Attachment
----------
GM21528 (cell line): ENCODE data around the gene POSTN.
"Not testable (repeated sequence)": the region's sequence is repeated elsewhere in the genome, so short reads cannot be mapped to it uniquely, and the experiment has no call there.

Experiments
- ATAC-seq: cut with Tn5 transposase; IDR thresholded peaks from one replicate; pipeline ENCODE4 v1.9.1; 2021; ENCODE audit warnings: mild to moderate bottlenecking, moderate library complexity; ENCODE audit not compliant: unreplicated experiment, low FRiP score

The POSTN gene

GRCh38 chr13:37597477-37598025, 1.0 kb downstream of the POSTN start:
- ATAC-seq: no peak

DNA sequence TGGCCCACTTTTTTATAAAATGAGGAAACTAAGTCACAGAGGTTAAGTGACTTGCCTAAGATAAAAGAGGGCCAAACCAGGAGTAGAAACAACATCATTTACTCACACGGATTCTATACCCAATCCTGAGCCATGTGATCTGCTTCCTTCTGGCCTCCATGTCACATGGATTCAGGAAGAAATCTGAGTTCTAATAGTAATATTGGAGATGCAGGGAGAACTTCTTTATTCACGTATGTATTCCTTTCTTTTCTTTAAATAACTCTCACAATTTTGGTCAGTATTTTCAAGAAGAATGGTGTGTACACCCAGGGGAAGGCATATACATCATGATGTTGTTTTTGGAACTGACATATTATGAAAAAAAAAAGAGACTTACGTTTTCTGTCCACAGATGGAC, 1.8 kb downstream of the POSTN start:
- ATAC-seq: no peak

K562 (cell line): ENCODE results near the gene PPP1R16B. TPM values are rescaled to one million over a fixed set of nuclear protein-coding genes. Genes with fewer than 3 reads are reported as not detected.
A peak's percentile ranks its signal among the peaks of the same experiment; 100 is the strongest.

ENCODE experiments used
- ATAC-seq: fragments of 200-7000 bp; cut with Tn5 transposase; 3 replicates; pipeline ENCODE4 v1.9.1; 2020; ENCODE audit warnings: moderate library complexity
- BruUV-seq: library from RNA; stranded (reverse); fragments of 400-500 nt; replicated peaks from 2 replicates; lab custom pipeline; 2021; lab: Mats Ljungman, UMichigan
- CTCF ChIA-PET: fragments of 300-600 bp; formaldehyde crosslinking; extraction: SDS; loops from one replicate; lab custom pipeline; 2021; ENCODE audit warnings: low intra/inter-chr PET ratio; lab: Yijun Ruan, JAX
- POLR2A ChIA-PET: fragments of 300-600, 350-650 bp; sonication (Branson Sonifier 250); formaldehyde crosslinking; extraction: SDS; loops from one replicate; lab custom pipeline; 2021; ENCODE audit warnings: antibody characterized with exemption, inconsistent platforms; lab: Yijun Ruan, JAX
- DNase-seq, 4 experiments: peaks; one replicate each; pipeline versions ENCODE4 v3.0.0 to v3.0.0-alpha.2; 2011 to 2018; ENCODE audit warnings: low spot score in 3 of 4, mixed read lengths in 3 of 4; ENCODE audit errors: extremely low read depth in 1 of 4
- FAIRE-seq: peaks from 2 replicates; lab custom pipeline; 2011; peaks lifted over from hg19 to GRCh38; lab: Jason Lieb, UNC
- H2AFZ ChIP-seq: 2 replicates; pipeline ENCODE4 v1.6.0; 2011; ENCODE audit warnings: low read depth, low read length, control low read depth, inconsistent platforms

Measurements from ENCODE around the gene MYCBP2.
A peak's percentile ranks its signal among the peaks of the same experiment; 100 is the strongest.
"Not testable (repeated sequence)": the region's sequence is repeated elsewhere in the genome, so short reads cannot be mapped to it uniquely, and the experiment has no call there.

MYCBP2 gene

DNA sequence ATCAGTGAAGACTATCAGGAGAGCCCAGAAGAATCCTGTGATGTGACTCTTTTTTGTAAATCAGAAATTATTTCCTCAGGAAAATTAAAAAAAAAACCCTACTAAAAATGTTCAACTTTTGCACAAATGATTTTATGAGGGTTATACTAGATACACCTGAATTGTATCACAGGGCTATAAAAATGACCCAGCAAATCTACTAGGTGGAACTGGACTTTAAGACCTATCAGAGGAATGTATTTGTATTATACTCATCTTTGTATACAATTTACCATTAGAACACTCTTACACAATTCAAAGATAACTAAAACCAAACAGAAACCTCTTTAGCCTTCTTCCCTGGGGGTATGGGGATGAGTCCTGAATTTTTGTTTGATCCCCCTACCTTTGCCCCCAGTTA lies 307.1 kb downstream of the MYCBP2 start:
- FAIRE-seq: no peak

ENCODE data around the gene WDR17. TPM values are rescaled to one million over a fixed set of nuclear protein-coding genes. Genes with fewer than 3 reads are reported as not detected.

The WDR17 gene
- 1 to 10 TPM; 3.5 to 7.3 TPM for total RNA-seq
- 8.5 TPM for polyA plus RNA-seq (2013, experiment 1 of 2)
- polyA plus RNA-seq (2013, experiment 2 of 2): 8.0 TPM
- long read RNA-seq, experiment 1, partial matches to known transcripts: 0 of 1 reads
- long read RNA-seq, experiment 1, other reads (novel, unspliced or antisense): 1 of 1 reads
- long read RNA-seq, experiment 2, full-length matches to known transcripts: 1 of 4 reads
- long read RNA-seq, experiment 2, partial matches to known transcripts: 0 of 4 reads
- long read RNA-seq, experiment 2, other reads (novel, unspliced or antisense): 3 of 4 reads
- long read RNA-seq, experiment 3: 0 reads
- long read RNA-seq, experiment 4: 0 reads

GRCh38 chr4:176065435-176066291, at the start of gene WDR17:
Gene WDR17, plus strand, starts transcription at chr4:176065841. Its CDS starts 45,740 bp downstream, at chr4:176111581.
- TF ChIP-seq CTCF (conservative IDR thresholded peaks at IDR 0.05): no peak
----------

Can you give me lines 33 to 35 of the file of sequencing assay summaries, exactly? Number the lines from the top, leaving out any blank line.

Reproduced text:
- long read RNA-seq, experiment 2, full-length matches to known transcripts: 1 of 4 reads
- long read RNA-seq, experiment 2, partial matches to known transcripts: 0 of 4 reads
- long read RNA-seq, experiment 2, other reads (novel, unspliced or antisense): 3 of 4 reads